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Chong Ko Wai Pastry Interviews so good #27

Chong Ko Wai: ‘The more difficult the craft, the more satisfying it is for me’

January 26, 2022
Santiago Corral
Chong Ko Wai Pastry Interviews so good #27

In the past decade we have seen many Asian countries rise to the top of the pastry world. In 2019 Malaysia pastry team reached the highest recognition winning La Coupe du Monde de la Patisserie in Lyon (France) for the first time after competing in prior years always reaching the top 10 teams. It was clear that the world turned their eyes to Malaysia.

For the issue #27 of so good, I had the opportunity to interview pastry chef Chong Ko Wai, his experience, passion and determination helped shaped the idea of C3 Lab, along with chef Lawrence Bobo world-class talented pastry chefs. Their work is elegant and innovative. As Chong Ko Wai says, ‘authenticity and clean looking pastry is our pastry’s style’. The chef, better known on Instagram by the nickname Bread Pitt, also invites us to reflect on fundamental questions in the trade such as creativity. Does the pastry chef really create? Or rather, as he states, do we improvise from the knowledge we have received?

So good 27 cover

Discover So Good #27


When did you realize you wanted to be a pastry chef?

At first, it never crossed my mind and I have never expected to find myself in pastry industry. Without having much future career choice, I came across a baking school coincidentally. After doing some practical class, I found my interest and passion grew stronger. One of the reason back then was because pastry and baking involve more practical learning rather than theoretical learning, and I feel more alive doing it.


Could you describe and explain your culinary upbringing?

I am the only one in my family who have a career in culinary industry especially in modern pastry. After graduated from the baking school, my first priority at that moment is to secure a job in order to practice what I learnt. I started my first job as a Taiwanese bakery commis. During that time, I did not have much option, the social media was not like these days where everything is just one click away. The option was very limited, so back then I used to go to bookstore during my off days. There were two Japanese pastry books that had a huge impact for my career and since that day I realized that pastry is what I want to pursue. I am blessed to have met so many friends and chefs along my journey who shared not only their knowledge but also their experience. And I am also lucky that I used to be a pastry instructor at Academy of Pastry Art Malaysia for roughly 8 years.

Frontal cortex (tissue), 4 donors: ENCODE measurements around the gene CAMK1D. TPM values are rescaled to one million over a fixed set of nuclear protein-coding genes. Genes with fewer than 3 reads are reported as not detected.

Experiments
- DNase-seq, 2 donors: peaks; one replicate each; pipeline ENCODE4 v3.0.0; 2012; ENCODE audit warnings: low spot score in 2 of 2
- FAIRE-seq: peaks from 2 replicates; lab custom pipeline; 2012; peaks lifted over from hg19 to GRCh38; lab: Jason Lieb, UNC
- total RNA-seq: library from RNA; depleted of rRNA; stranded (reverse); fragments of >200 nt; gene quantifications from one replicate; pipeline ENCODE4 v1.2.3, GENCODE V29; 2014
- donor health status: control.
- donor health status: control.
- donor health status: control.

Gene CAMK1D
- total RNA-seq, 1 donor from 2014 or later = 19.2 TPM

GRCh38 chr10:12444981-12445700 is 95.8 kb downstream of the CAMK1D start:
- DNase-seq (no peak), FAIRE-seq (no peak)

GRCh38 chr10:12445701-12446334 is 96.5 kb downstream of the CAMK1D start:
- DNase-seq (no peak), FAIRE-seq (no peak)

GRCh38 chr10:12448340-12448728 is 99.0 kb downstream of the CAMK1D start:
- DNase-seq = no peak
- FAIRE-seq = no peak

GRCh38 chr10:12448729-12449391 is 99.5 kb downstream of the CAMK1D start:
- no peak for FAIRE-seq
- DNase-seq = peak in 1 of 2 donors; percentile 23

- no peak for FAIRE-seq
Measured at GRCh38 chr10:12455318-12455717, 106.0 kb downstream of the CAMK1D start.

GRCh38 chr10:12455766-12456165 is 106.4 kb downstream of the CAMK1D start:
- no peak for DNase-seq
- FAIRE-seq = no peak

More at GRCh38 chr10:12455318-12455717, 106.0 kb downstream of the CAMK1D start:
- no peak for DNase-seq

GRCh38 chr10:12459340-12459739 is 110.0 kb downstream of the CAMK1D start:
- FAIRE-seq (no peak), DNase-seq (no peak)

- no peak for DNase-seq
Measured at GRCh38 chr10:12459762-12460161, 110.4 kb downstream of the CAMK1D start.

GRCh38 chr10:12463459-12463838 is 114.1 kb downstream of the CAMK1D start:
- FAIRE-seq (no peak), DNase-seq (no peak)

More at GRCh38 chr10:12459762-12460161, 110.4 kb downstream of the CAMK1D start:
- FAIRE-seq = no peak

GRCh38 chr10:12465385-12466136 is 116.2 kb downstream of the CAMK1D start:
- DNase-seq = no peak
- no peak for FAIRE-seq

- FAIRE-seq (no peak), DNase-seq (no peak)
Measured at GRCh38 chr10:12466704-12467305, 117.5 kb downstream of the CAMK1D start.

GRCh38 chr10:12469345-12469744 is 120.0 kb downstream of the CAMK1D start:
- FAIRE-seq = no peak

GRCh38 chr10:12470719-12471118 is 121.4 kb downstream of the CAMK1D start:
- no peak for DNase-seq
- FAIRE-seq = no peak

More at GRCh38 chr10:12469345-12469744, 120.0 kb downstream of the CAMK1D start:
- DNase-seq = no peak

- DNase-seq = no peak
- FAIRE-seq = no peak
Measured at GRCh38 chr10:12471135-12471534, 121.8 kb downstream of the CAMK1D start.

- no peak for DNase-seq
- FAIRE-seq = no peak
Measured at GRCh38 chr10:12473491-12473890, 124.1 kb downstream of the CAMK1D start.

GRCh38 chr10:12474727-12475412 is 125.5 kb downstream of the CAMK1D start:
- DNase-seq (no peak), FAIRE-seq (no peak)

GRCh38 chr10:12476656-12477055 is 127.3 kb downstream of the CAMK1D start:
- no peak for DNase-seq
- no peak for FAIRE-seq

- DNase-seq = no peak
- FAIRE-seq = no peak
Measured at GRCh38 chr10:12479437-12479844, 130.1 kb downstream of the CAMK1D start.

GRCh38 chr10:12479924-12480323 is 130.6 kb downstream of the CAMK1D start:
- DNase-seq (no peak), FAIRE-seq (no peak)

‘Authenticity and clean looking pastry is our pastry’s style’

Chong Ko Wai decorating a cake

What are the main obstacles you have to overcome to become the chef you are now?

Instead of obstacle, I will say it’s a challenge. One of the biggest challenges so far is to juggle between a chef and an entrepreneur at the same time. As a chef, I usually prioritize my creation to ensure the masterpiece are at its finest to present to public. The more difficult the craft, the more satisfying it is for me. Whereas as an entrepreneur, I need to make sure the business will be sustainable and profitable. In other words, both as a chef and an entrepreneur’s perspective can be contradicting.


How did you get the nickname ‘Architect of Cakes’?

I am not sure how I ended up with this nickname, but in my opinion all pastry chefs are an architect of their own pastry as every chef constructs their cake both in taste and appearance while calculating the most suitable component to be used, the right amount of ratio to achieve exceptional taste and not to mention its visual experience.


‘All pastry chefs are an architect of their own pastry as every chef constructs their cake both in taste and appearance’

Japanese roll cake
Japanese roll cake published in sogood #27

How do you get along with Chef Lawrence Cheong?

My partner Lawrence Cheong and I met each other since our first job as an opening team for a local hotel, so we have known each other for a long time. We both share our idea and thoughts all the time to improve and inspire each other work in order to achieve the best result. We both always handle different project and seasonal product separately and this includes making the product from idea to end product before presenting them to our team as we think the whole team’s feedback is equally valuable for our creation.


Why the name C3-Lab?

C3 Lab consists of me, Lawrence, and another investor’s where all of our name starts with an “C”, where we first started as an R&D company. Sweet Innovation is because we focused on innovating on pastry that has been passed down through generation rather than creating something new in accordance with contemporary trend and need. As I was once told, we never actually create, however what we are doing now is just merely improvising from pastry’s fundamental knowledge that has been passed down, because if we say ‘create’, it means making the pastry from scratch without any influence of pastry’s fundamental.


‘My team always focus on product quality and by setting our own pastry trend instead of following the market trend’

How do you set yourself apart from the competition?

I would say authenticity and clean looking pastry is my pastry’s style. As for C3 Lab, me, Lawrence and my team always focus on product quality and by setting our own pastry trend instead of following the market trend, with this, we hope to be able to provide a vibrant contrast to the market.


Dicover these three signature creations by chef Chong Ko Wai in so good #27

Athena and Le soleil blanc